Amid the current nationwide debate over what "marriage" is, this book examines anew the nature and meaning of marriage from the standpoint of what adult children of divorce have actually experienced.
Upholding the inextricable link between our personal identity and our origin in a union of two - and, more deeply, in the Fatherhood of God - the contributors to this volume reflect on the damage that divorce does to children, opening up important questions for all of us: What does it mean to be human? What does it mean to love and to marry?
After decades of talk about the rights of adults to get a divorce and the benefits for children of an amicable split between parents (a so-called "good divorce"), these authors - theologians, philosophers, political scientists, lawyers, psychologists, sociologists, and cultural critics - effectively unsettle conventional opinion.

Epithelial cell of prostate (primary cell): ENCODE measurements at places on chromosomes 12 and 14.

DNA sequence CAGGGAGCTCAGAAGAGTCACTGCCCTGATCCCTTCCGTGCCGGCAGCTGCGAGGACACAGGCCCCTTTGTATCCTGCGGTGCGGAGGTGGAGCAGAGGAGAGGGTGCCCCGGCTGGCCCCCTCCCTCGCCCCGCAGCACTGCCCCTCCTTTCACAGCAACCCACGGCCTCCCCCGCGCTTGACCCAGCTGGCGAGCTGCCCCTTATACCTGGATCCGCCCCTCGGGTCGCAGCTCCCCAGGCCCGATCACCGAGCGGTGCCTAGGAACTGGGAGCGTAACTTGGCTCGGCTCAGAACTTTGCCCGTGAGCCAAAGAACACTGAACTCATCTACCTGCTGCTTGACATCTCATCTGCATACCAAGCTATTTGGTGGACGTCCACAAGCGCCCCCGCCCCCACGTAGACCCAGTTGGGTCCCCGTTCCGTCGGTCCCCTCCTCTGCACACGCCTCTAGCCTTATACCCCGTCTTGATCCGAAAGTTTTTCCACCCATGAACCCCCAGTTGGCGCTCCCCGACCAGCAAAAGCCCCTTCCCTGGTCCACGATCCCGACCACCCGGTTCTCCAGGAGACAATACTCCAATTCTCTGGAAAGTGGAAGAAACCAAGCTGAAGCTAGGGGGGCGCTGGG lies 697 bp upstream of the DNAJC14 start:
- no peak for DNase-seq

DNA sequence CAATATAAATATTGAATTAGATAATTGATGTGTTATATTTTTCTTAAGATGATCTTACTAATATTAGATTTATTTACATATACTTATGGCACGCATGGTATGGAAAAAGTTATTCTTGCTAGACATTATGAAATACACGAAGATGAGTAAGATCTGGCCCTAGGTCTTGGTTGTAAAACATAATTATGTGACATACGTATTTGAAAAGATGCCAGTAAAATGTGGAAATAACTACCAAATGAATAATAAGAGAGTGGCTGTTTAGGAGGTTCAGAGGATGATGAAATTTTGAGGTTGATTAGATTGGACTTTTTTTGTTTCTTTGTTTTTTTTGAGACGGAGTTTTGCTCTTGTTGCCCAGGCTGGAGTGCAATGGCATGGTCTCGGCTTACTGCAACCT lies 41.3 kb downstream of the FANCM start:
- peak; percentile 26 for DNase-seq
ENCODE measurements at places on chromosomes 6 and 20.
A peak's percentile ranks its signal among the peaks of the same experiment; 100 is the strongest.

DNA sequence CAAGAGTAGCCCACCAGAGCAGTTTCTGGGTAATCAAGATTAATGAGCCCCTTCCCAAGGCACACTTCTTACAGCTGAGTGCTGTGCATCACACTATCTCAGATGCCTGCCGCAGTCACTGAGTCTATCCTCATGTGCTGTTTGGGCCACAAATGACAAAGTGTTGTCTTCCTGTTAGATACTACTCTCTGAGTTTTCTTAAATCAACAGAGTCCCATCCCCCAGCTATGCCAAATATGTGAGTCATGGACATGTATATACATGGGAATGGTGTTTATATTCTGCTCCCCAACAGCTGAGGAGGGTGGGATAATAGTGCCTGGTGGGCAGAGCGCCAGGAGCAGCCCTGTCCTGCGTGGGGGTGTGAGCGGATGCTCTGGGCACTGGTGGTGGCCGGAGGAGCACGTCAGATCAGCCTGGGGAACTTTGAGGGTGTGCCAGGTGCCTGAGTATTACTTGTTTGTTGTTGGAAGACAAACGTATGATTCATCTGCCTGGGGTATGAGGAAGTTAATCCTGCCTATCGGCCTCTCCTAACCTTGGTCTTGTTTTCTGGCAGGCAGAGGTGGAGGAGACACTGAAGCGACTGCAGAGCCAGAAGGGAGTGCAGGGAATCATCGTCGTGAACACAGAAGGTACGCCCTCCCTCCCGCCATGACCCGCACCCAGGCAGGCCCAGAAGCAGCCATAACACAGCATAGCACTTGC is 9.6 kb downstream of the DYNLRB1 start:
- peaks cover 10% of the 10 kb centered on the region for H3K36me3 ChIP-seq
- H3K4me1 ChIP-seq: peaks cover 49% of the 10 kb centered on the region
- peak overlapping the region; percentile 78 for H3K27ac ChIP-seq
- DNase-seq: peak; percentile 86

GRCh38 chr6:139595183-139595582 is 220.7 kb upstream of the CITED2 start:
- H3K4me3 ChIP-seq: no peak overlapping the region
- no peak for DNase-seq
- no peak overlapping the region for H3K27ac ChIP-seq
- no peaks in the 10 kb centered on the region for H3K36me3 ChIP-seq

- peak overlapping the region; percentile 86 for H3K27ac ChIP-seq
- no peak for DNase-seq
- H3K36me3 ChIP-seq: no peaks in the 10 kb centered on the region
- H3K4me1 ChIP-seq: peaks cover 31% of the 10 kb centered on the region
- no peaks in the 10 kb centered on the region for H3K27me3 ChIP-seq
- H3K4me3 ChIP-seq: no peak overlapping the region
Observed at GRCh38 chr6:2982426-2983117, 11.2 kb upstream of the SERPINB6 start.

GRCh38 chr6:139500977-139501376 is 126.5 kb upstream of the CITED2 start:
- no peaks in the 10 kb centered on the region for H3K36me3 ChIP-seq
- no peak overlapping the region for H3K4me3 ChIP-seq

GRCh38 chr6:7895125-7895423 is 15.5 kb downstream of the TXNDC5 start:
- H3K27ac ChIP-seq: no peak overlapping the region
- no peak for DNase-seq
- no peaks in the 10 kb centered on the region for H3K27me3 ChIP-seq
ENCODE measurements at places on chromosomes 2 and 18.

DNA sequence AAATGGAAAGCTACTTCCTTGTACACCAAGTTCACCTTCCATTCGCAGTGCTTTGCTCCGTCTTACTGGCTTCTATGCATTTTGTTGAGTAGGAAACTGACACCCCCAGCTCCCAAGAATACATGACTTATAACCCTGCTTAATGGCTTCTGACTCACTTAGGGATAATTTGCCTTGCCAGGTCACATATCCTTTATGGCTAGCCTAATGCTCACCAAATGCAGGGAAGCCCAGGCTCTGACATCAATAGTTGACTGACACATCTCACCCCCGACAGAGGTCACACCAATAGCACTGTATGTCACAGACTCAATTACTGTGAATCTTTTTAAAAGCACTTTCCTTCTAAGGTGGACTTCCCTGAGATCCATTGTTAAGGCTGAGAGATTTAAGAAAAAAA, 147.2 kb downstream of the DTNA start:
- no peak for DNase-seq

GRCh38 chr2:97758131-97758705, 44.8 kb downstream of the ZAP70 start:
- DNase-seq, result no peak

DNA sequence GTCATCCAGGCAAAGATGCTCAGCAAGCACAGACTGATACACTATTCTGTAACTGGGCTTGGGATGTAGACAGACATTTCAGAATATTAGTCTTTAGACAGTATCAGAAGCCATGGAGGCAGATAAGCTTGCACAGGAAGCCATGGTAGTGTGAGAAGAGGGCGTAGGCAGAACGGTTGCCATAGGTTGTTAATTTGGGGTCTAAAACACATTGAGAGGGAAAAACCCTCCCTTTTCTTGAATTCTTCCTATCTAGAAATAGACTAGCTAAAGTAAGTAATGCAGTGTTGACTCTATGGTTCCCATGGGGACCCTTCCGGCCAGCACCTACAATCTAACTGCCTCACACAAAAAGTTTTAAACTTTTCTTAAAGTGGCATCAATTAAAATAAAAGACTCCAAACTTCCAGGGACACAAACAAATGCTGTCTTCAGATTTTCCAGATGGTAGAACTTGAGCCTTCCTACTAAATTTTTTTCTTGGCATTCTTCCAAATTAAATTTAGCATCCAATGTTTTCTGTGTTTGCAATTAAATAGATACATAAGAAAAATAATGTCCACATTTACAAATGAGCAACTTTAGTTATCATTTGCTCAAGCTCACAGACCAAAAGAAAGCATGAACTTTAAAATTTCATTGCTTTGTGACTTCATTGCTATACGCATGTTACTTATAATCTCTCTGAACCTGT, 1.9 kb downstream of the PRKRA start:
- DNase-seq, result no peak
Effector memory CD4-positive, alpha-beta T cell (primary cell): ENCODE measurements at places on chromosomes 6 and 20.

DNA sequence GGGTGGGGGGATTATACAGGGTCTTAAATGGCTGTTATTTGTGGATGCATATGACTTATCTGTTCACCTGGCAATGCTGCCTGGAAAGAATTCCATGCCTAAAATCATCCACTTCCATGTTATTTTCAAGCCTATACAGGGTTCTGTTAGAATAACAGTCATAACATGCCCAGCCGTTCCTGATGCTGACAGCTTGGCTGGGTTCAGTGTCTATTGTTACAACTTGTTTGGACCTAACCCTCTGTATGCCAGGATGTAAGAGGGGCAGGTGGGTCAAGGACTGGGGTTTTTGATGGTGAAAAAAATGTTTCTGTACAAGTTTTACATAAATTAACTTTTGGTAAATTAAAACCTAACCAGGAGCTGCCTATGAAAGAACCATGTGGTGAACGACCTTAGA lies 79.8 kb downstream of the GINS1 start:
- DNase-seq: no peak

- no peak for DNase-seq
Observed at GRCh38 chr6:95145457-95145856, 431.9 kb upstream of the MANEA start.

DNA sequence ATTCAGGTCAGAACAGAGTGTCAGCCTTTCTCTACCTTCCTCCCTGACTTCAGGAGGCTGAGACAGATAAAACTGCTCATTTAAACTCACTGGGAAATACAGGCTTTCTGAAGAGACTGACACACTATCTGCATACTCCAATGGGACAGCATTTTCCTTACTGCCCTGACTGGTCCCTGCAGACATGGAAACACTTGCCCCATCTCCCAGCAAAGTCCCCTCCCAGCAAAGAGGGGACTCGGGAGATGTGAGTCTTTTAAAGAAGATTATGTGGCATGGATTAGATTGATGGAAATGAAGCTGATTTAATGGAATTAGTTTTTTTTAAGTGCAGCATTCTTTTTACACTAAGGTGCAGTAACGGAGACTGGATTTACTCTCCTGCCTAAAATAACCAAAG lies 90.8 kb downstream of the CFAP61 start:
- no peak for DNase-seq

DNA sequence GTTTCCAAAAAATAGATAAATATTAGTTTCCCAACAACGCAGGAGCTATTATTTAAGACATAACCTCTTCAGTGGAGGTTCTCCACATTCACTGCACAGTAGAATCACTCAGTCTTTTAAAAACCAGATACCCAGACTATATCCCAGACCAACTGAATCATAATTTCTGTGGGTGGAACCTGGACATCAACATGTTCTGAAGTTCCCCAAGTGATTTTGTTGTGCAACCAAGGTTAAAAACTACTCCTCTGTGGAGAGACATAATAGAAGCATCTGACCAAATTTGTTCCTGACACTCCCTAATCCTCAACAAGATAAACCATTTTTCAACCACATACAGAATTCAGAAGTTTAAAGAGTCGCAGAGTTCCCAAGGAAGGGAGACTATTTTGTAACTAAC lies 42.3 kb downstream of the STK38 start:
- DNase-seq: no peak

Includes contributions by Richard Fitzgibbons, Elizabeth Kantor, Margaret Laracy, Lisa Lickona, Antonio Lopez, Ryan MacPherson, Elizabeth Marquardt, Margaret Harper McCarthy, Andrew Root, Jeanne Heffernan Schindler, Nathan Schlueter, Andrew Sodergren, Charles E. Stokes, Paul Sullins, Vicki Thorn, Maximilia Um, Gintautas Vaitoska and Amy Ziettlow
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Margaret Harper McCarthy is assistant professor of theological anthropology at the John Paul II Institute for Studies on Marriage and Family at The Catholic University of America, Washington DC.
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